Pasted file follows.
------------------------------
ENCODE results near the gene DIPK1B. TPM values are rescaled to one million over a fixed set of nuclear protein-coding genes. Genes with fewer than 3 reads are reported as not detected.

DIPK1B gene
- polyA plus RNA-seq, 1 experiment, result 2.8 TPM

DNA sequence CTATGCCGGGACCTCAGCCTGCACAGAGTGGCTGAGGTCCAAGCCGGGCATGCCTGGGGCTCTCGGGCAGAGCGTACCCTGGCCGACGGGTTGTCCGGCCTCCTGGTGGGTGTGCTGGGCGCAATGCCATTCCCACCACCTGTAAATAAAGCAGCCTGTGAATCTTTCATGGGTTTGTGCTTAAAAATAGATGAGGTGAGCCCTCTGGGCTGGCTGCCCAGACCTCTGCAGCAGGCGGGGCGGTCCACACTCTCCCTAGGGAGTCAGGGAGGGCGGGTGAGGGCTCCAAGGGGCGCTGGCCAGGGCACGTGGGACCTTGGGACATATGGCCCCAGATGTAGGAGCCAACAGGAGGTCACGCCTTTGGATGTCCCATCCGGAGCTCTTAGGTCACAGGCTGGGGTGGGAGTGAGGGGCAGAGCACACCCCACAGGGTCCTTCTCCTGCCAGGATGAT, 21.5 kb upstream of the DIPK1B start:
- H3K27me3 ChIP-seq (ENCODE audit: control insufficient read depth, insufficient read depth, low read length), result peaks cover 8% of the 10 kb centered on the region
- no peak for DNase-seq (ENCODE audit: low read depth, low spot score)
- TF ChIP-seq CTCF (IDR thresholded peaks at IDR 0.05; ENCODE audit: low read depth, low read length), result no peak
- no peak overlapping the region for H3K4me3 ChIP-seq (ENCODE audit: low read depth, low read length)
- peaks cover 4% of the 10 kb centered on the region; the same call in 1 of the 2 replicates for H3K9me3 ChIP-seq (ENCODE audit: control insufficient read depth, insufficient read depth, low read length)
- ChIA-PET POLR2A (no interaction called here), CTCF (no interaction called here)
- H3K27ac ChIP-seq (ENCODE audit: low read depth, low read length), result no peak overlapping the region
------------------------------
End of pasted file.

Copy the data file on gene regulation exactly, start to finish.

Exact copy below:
ENCODE results near the gene DIPK1B. TPM values are rescaled to one million over a fixed set of nuclear protein-coding genes. Genes with fewer than 3 reads are reported as not detected.

DIPK1B gene
- polyA plus RNA-seq, 1 experiment, result 2.8 TPM

DNA sequence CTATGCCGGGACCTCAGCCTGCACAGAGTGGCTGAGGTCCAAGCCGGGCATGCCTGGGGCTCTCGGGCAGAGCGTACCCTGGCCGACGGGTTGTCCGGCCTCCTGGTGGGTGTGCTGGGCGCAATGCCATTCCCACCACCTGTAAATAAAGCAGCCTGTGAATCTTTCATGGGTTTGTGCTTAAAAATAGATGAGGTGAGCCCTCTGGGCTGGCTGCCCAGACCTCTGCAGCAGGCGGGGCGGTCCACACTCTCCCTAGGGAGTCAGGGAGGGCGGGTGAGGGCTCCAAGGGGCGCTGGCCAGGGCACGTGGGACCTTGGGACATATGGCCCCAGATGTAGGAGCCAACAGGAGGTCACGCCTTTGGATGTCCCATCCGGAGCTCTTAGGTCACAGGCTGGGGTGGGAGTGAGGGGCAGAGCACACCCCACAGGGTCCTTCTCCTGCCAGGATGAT, 21.5 kb upstream of the DIPK1B start:
- H3K27me3 ChIP-seq (ENCODE audit: control insufficient read depth, insufficient read depth, low read length), result peaks cover 8% of the 10 kb centered on the region
- no peak for DNase-seq (ENCODE audit: low read depth, low spot score)
- TF ChIP-seq CTCF (IDR thresholded peaks at IDR 0.05; ENCODE audit: low read depth, low read length), result no peak
- no peak overlapping the region for H3K4me3 ChIP-seq (ENCODE audit: low read depth, low read length)
- peaks cover 4% of the 10 kb centered on the region; the same call in 1 of the 2 replicates for H3K9me3 ChIP-seq (ENCODE audit: control insufficient read depth, insufficient read depth, low read length)
- ChIA-PET POLR2A (no interaction called here), CTCF (no interaction called here)
- H3K27ac ChIP-seq (ENCODE audit: low read depth, low read length), result no peak overlapping the region